If you’ve been to Honolulu before, chances are you’ve already been to the royal ‘Iolani Palace and Pearl Harbor. So for something different, take the 45-minute drive up to the North Shore and explore another side of the island. Here’s where you’ll find the Waimea Valley with its unique ecosystems. The changes in the landscape and weather patterns here create a lush environment with world class botanical gardens and historical sites, waterfalls and one of the richest farming communities in all of Polynesia. It’s an entirely different side to Oahu – both figuratively and geographically – where its natural beauty and waterfront landscape seem a world away from the capital city.
North Shore EcoTours
For a deeper dive into Hawaiian culture, stop by North Shore EcoTours. Time doesn’t permit taking one of the hiking adventures through untouched tropical trails or off-roading to discover ancient rivers and World War II outposts. But there’s always time to absorb the ancestral wisdom of the nā Kānaka Maoli (Native Hawaiians). These unique perspectives are based in traditional Hawaiian ‘ike (knowledge) and are passed along in such forms as mo’olelo (stories), kāʻao (legends) and oli (chant). One of the most familiar, and intriguing, is hula (dance). The hula workshop teaches the rich history of this important cultural dance.
Motor back south toward the city and along the way, keep an eye out for the Aloha Tower. Completed in 1926, the lighthouse was for many years the tallest building in Hawaii. It’s open to the public for panoramic views of the harbor and overlooks Honolulu’s Chinatown. Here you’ll find plenty of open markets, dim sum eateries, traditional herb shops, and trendy cafes and bistros. Historic sites in Chinatown include the Sun Yat-sen Statue next to the Chinese Cultural Plaza, and the Kuan Yin Temple dedicated to the Chinese deity of compassion at the entrance to Foster Gardens. The First Friday of the month is when you’ll find Chinatown in full party mode. Chinatown is bordered by King, Smith, Beretania and River streets.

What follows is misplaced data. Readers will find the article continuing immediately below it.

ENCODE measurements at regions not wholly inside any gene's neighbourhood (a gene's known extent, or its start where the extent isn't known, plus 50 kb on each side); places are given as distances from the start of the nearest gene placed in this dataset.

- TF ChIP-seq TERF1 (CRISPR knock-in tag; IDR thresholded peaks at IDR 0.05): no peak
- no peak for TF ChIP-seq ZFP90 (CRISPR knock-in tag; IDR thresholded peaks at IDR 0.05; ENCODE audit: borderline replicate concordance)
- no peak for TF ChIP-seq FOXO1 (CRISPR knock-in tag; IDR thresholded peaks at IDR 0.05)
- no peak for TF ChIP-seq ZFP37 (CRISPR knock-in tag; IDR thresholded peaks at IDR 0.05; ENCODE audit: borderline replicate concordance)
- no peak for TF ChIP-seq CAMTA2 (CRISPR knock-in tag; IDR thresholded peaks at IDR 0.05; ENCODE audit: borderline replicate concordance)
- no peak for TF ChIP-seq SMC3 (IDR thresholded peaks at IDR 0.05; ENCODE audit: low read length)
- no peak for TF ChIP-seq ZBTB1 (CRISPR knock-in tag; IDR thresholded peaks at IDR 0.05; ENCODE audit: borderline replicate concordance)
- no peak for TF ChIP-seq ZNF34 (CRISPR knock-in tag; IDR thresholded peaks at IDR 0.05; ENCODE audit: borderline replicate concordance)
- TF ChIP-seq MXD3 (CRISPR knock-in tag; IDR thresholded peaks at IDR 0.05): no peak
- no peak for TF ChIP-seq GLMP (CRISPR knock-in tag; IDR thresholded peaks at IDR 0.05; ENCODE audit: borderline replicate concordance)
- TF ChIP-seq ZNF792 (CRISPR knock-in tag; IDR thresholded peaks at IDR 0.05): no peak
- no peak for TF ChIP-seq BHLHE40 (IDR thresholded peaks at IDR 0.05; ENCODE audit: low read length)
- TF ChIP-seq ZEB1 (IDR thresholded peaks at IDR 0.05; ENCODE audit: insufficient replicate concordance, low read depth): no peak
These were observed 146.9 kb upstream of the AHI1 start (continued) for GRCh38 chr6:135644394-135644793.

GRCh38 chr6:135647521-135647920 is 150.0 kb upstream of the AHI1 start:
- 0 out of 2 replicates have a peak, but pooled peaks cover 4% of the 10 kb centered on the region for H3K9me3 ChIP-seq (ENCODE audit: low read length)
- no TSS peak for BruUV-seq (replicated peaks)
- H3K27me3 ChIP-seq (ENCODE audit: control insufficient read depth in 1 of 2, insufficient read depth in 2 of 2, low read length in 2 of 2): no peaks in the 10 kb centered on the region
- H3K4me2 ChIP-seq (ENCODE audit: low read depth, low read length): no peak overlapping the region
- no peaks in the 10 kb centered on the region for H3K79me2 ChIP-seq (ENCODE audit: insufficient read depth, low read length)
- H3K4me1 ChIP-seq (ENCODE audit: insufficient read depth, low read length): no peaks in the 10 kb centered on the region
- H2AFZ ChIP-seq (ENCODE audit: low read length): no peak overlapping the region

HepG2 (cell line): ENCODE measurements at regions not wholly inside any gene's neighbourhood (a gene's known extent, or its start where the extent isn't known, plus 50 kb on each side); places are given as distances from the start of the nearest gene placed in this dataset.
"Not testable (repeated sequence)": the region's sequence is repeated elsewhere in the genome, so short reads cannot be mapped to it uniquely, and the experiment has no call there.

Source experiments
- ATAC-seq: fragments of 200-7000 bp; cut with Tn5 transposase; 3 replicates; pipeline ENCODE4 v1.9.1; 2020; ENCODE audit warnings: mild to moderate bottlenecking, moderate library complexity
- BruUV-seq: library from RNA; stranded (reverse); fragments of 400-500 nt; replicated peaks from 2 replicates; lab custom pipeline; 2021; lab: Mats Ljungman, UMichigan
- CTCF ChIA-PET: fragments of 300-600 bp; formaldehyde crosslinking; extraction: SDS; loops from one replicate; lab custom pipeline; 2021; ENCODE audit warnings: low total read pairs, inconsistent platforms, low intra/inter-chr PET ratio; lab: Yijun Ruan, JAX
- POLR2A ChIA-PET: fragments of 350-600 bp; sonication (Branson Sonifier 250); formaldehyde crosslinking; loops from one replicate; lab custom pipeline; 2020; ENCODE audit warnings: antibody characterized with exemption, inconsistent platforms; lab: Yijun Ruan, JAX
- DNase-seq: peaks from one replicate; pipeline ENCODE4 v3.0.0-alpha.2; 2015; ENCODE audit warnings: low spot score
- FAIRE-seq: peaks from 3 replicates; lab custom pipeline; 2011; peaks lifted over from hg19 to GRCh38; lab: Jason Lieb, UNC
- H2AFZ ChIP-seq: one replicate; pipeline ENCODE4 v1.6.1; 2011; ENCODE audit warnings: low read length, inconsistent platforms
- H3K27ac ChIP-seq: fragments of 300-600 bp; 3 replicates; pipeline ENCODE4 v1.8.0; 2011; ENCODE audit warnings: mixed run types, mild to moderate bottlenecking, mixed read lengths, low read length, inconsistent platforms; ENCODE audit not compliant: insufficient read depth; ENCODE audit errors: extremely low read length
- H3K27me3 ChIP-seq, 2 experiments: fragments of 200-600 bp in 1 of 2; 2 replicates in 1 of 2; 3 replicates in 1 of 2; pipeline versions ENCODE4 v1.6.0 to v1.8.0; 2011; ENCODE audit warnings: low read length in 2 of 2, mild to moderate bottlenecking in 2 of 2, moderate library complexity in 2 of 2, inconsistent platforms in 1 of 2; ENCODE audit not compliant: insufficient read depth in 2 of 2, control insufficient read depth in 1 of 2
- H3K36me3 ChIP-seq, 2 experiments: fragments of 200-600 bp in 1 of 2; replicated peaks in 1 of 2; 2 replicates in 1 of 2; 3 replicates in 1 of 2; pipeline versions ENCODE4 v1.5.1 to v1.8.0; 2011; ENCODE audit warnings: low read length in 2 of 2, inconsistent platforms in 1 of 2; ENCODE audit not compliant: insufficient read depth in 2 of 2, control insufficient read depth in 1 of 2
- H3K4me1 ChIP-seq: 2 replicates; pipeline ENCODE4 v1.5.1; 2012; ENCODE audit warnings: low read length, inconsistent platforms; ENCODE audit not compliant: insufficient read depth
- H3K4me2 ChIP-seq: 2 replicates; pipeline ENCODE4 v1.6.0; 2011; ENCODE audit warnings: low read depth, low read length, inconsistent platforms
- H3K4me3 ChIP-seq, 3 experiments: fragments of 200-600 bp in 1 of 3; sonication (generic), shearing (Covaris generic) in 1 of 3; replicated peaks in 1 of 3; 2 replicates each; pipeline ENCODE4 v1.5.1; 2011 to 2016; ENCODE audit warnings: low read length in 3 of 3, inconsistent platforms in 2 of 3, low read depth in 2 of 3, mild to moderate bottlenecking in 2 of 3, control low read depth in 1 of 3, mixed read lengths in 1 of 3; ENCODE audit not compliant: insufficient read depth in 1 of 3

After the bustle of Chinatown, make for the majestic Diamond Head and nearby Waikiki. A nice place to hub here, whether for a few hours or a few days, is the Moana Surfrider, Waikiki Beach. A tour of this Westin property offers the history of Waikiki’s oldest hotel (it just turned 118 by the way). You can admire the large Indian banyan tree in its courtyard and if there is time, you can enjoy a seafood dinner on the Victorian verandah dining room of Beachhouse at the Moana restaurant. The hotel also offers a walking tour, “Journey Through Historic Waikiki,” pointing out historic surfboard markers and statues that trace the history of the coastline.
Shangri La Museum
Honolulu’s many museums offer plenty of entertainment including the Honolulu Museum of Art, the Hawai‘i State Art Museum, and the Honolulu Museum of Art Spalding House known for its exotic outdoor exhibits of modern art. One delightful showpiece tucked away east of Diamond Head is more formally known as the Shangri La Museum of Islamic Art, Culture & Design. The museum is the former home of the American heiress Doris Duke and houses her extensive collection of Islamic art from North Africa, the Middle East and South Asia. The home reflects architectural influences from India, Iran, Morocco and Syria. It is now operated as a public museum by the Doris Duke Foundation for Islamic Art. Admission by reservation only; tickets are $25. Tour vans leave from the Honolulu Museum of Art.
End your adventure at Ward Village, a blossoming neighborhood developed by The Howard Hughes Corporation with modern architecture, new retail and dining options and public art in the form of large murals and sculptures. Whether you’re in town on the first Friday of the month or any Friday, be sure to visit the New Wave Friday in Ward Village. This popular street festival is great for families with live music and interactive games. South Shore Market is a fantastic place to check out local retailers and boutiques that you won’t find anywhere else.